Set-Item WSMAN:\localhost\Client\TrustedHosts IP,IP2,etc

Determining the fully qualified domain name (FQDN) is not as trivial as it first appears. In one approach, the environment variables are mapped in the corresponding PsDrive ENV:. However, a combination of $env:ComputerName and $env:UserDomain does not make sense. The variable ComputerName contains the NetBIOS name, and UserDomain is filled with the local computer name except when the user is logged into a domain. These are two key limitations that you have to deal with. However, you can use the FQDN to determine the actual computer name and the domain with the following operations:

$Field = $FQDN.Split("."); $LDAPName = "cn=" + $Field[0]; $SimpleName = $Field[0]

Based on these values, you can start with the further processing steps. If the client is not a member of the domain, you can add it:

Add-Computer -DomainName -Credential

Printer Management

Printer management is essentially the premise of WMI and the parent Common Information Model (CIM) classes up to PowerShell v4. Executability is not restricted by any PowerShell version (see Listing 1).

Listing 1: Printer management executability

$Drucker = "HP DeskJet 840C/841C/842C/843C"
$ObjWMI = get-WmiObject -class Win32_Printer -Filter "name = '$drucker'";
$status = $ObjWMI.Printer.Status
switch ($status) {
"3" {"Printer is ready"}
"4" {Printer working"}
"5" {"Printer starting up"}
"6" {"Print job finished"}
"7" {"Printer is offline"}
Default {"Unknown status"}

As of PowerShell v4, there are command families for printer management, grouped around three central nouns: Printer for access to local and network printers, Print Job to control print jobs, and Printer Driver for providing the required drivers as the basis for further printer management. However, administrative permissions must exist for providing the printer driver. Your task is to add a local printer driver. The add-printer driver cmdlet needs the name of the printer driver; the full command is:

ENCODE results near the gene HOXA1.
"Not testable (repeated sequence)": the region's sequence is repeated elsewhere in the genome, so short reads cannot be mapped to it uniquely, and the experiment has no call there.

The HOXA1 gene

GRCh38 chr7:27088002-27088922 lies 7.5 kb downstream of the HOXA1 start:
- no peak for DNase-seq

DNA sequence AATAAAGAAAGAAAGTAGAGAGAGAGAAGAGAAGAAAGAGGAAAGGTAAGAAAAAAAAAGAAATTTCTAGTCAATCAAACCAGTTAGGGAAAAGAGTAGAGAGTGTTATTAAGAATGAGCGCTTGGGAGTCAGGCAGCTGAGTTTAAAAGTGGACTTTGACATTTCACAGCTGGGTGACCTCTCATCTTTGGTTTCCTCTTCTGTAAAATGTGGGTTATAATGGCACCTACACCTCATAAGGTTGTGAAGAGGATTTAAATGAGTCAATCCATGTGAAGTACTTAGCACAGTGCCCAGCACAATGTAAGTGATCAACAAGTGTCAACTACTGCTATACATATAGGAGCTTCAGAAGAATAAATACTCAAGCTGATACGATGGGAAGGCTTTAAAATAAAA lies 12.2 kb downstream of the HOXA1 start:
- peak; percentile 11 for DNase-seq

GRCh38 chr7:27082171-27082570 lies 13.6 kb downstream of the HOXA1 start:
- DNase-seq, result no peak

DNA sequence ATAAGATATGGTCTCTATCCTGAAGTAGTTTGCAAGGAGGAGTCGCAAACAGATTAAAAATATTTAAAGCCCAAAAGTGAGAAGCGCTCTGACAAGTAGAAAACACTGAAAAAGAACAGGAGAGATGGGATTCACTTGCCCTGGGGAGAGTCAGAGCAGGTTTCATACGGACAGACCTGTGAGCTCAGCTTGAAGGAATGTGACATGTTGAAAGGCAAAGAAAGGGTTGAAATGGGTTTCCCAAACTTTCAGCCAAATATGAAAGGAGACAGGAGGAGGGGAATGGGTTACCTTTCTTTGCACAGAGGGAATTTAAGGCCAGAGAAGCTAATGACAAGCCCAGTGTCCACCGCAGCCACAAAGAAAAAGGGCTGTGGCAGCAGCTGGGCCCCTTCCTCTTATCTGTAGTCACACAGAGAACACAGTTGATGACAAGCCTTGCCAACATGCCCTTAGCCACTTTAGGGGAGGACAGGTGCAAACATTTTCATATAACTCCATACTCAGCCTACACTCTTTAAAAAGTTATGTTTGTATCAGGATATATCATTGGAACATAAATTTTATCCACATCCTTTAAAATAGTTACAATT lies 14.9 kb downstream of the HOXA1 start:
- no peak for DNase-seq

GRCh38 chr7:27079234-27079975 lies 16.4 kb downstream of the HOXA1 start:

Add-PrinterDriver -Name "Drivername" -ComputerName "Client"

You must pass in the name of the driver accurately, including any spaces; otherwise the instruction will just provoke an error message. The use of wildcards is not allowed, such as passing in ranges with [d-g] or using placeholders such as *. The get-Printerdriver cmdlet lists the available drivers.

If you need information, there is no alternative to creating an object, such as:

$Pr_DEf = (Get-Printer | ? {$_.Name -eq "MyPrinter"});
$Pr_DEf | Select-Object -Property Status, DriverName, Shared;

If you want this printer to be the default printer, choosing the WMI Win32_Printer class makes sense:

$Ac_PR = gwmi win32_printer -Filter "name =MyPrinter";

Determining Group Membership

Object management in Active Directory (AD) can be handled via two interfaces. The PowerShell cmdlets are based on AD's web service. Working with this container's commands is easy and intuitive, but the performance is not very impressive. Also, the scope of services is not on a par with the classes in the System.DirectoryServices namespace. Here, just two classes share the task of processing the requests. System.DirectoryServices.DirectoryEntry addresses objects in AD. When creating an object, the parameters are the DistinguishedName of the object, a legitimate user account, and the corresponding password. Once the domain context has been determined, the second class can start its work.

The LDAP searcher can be loaded with very efficient search parameters. The search direction can be upwards ascending to the root of the domain. The choice of the search area, the complexity of the search pattern, and the search method affect the time it will take to populate the result field. Armed with this tool, you can quickly create a list of group memberships for a computer object:

$StrUserName = "Administrator@seminar.local";
$StrPasswd = "Pa`$`$w0rd2016";
$StrDom = "LDAP://dc=seminar,dc=local";